The PLA seems to have suspected that its new client might cause local concern, because it failed to mention the Oceandiva at any of its public engagement meetings with river stakeholders, and batted off questions when we tried to raise them. Which is when we discovered that the PLA doesn’t answer to Freedom of Information (FOI) requests.  And so in March 2019 it seemed horribly likely that a lucrative financial proposition for the Oceandiva and the PLA was about to change the Thames forever.

Campaigning against the Oceandiva put my life as a novelist on hold for nearly two years. Environmental activism can burn you up. But you carry on because you know that if you stop, big money will fill the vacuum. 

Residents, businesses, Southwark Cathedral, the Tower and the Globe joined forces. We lawyered up. We found a way to extract some information from the PLA, via Environmental Information Regulations 2004. Novelist Amanda Craig set up a petition where people were able to voice their passionate opposition to the Oceandiva. NoGrandiNavi – the cruise campaigners in Venice –  allowed us to adapt their famous logo. The Guardian, Telegraph and Evening Standard reported on the public’s disgusted reaction to the Oceandiva’s designs on London.

October 6, 2020 was decision day for Swan Lane Pier at the City of London. By that time, there were 836 objections on the planning portal and thousands had signed the petition. Twenty-three councillors stood up one by one to denounce the project. They expanded the grounds for refusing the Oceandiva a bespoke berth, citing the police concerns about the effect of over 1,000 partygoers colonising the shore late at night, fighting over taxis and generally behaving in the way people can after hours of revelling.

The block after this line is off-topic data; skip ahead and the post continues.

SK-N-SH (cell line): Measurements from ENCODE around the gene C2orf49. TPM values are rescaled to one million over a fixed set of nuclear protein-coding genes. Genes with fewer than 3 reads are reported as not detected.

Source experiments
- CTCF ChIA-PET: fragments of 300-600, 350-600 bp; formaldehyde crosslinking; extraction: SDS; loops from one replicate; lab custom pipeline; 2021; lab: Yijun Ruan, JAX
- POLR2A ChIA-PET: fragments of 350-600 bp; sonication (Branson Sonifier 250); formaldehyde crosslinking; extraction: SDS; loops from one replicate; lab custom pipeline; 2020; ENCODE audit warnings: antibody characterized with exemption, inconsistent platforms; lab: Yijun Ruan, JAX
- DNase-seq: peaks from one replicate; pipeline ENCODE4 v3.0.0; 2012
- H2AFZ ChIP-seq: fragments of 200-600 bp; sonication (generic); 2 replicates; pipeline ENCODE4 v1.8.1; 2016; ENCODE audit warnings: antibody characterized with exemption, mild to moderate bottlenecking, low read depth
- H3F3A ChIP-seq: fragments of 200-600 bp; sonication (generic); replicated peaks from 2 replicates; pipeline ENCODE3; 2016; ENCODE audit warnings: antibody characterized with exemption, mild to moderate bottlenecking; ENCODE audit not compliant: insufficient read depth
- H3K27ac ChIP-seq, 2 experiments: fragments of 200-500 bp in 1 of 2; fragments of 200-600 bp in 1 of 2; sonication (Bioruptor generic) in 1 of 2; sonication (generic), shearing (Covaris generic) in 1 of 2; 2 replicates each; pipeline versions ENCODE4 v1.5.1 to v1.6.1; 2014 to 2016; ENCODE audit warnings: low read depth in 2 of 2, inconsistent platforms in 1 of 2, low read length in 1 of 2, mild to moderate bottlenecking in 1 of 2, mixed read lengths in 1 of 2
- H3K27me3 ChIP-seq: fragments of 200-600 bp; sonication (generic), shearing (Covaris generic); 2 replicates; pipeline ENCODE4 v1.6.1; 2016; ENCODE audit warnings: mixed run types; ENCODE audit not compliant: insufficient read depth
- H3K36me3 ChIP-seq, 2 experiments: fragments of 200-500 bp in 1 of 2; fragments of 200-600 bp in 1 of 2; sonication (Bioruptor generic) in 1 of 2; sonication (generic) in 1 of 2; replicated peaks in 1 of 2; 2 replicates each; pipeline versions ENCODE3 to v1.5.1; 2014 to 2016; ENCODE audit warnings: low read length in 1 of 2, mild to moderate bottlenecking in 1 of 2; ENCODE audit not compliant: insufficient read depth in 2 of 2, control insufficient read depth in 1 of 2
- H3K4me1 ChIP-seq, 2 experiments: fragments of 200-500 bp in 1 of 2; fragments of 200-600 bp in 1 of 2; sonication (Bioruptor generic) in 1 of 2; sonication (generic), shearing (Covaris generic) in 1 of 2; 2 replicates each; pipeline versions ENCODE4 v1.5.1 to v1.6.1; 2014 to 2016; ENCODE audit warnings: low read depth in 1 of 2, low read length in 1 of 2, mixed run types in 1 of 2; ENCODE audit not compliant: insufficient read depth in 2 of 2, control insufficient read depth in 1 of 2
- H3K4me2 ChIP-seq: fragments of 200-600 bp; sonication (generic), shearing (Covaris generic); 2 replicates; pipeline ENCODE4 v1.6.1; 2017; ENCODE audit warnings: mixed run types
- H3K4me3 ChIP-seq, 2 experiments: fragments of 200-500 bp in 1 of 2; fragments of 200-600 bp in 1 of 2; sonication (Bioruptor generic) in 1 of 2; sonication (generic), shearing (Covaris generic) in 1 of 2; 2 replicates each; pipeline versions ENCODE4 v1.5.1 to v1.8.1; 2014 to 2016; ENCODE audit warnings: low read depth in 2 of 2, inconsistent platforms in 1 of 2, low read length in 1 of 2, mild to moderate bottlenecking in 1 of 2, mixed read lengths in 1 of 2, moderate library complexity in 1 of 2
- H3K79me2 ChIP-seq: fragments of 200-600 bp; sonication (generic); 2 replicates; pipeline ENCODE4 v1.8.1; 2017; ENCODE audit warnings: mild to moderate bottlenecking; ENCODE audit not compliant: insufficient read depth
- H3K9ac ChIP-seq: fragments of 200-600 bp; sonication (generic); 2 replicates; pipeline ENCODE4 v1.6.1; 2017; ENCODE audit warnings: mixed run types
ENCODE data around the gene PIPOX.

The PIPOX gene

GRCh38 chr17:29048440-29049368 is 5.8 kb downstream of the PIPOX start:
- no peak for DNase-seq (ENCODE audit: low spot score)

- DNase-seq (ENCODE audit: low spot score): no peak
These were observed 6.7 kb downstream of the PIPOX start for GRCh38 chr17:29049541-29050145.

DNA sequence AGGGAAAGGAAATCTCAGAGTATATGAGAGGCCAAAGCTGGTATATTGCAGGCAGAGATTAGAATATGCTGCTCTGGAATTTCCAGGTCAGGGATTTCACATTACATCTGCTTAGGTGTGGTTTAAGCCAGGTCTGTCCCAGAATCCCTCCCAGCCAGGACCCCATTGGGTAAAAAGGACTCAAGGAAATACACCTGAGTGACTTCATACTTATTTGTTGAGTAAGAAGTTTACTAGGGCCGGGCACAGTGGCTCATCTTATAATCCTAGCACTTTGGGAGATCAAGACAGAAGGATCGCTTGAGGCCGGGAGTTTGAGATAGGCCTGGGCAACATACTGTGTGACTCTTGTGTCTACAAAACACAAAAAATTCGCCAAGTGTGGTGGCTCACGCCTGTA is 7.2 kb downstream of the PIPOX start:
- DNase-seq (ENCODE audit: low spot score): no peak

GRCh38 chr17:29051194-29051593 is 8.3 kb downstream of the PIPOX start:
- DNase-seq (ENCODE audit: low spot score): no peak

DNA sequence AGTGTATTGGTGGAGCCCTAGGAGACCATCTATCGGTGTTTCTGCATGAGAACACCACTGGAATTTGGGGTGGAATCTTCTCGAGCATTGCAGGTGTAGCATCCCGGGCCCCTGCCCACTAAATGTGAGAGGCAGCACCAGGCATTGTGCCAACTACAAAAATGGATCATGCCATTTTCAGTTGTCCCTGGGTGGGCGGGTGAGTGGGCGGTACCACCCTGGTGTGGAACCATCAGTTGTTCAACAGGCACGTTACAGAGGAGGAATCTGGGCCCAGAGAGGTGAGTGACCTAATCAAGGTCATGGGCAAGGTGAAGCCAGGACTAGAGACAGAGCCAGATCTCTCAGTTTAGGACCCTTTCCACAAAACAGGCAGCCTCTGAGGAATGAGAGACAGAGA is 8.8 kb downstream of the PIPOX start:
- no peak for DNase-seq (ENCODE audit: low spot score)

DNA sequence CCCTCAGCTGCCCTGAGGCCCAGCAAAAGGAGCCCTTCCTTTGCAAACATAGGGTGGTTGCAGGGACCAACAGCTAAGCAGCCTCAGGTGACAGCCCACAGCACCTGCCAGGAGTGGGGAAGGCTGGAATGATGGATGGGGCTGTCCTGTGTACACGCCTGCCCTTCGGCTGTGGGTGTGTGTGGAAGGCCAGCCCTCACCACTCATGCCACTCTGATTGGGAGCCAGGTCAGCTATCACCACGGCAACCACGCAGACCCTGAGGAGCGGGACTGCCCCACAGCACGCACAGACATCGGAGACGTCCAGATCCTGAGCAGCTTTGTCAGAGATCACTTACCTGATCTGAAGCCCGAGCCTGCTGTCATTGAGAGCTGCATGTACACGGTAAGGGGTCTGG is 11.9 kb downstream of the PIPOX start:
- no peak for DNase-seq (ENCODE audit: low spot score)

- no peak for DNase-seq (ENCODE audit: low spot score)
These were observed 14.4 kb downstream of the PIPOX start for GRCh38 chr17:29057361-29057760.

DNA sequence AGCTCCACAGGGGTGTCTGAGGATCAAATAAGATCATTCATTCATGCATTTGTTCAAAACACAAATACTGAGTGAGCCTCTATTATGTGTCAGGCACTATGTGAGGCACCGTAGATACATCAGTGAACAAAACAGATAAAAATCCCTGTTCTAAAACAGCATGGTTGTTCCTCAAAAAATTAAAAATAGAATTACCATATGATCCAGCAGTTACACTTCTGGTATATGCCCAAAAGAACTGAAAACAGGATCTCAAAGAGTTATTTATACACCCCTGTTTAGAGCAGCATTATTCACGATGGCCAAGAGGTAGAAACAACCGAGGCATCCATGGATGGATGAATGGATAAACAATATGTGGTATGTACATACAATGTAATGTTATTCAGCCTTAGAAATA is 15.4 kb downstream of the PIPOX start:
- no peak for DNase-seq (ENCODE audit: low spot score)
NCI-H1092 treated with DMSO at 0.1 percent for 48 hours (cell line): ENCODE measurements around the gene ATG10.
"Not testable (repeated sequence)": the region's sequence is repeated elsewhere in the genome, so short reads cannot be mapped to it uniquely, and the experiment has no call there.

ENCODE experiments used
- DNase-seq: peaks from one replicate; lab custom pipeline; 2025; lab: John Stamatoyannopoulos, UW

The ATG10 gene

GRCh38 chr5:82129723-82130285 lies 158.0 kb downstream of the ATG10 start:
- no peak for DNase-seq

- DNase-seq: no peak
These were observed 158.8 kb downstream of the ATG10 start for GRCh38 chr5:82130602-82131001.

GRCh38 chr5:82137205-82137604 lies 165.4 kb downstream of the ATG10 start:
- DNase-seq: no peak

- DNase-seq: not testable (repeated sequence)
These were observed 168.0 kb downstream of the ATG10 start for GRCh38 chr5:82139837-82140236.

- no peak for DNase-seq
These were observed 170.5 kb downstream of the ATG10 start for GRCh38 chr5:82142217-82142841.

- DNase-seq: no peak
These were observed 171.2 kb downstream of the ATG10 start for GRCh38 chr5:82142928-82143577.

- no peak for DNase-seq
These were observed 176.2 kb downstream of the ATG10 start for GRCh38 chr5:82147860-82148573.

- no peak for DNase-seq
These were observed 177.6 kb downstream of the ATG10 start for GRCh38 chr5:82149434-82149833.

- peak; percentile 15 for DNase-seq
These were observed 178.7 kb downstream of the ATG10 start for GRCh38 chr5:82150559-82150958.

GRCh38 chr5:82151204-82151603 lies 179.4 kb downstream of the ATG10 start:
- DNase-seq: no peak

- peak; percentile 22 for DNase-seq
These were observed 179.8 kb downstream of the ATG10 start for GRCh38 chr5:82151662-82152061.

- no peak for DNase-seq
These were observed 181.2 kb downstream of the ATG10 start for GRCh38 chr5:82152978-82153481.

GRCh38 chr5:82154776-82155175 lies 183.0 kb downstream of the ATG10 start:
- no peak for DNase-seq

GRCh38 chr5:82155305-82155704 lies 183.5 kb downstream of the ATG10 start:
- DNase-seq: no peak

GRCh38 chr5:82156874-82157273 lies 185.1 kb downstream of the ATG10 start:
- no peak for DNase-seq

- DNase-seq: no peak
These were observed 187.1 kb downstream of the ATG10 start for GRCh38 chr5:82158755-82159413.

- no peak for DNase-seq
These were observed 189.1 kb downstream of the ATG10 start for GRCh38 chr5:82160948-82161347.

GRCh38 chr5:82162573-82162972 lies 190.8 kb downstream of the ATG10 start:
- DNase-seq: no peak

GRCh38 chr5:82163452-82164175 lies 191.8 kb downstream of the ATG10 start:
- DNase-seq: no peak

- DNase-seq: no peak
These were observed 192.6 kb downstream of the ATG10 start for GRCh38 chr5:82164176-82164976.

The Thames could breathe for a while. But not for long.

In March this year, the Oceandiva’s CEO Edwin Petersen hosted a lavish press event to announce that the boat would arrive on the Thames by August 2022 and was already taking bookings. The assertion is that a number of London piers can now be used by a ‘new CO2-neutral’ Oceandiva (is that Whole-Lifecycle CO2-neutral? Do the relevant grid capacity and infrastructure exist to recharge a vessel of this size? How safe are lithium-ion batteries in humid situations? What will happen to riverside communities when the Oceandiva disembarks 1,500 partygoers late at night?) 

This time, no-one has to answer these questions: because it floats, the Oceandiva can sail unimpeded through a loophole, escaping any democratic or expert design scrutiny. The Mayor’s office says that the river is the responsibility of the PLA and the Marine Coastguard Ageny (MCA). The MCA admits under FOI that it’s in the process of certifying a client boat of this name for the Thames. All the PLA will say is that the mega party-boat is ‘expected’ on the river this year. 

None of our worries are assuaged. The dangers inherent in the Oceandiva’s size, the commodification and Disneyfication of the Thames, the certainty of noise pollution, the PLA’s and MCA’s limited accountability for the human impacts of their huge client – all these things continue to raise urgent questions about the Oceandiva’s arrival.

Consultation this time, you ask?


There has been absolutely none, except when we ambushed the PLA at a recent ‘Stakeholders’ conference. And, as usual, our questions were rapidly and skillfully deflected.

At the time of writing, we’re still trying to speak to the Oceandiva.

So the big question can be posed only on a public forum like Writers Rebel. And it’s this: Is the Oceandiva what Londoners want for their biggest public realm, the Thames? 


CALL TO ACTION: Wherever you live, join our campaign No Oceandiva here


Michelle Lovric is an award-winning author of historical novels for adults and children, set in both London and Venice. She campaigns for clean, quiet air and water in both places too. 


Images: at the time of writing, the London Oceandiva is visible only in computer-generated images that are the copyright of the company, so we cannot publish them. However, you can see those images – and the public’s response to them –  here.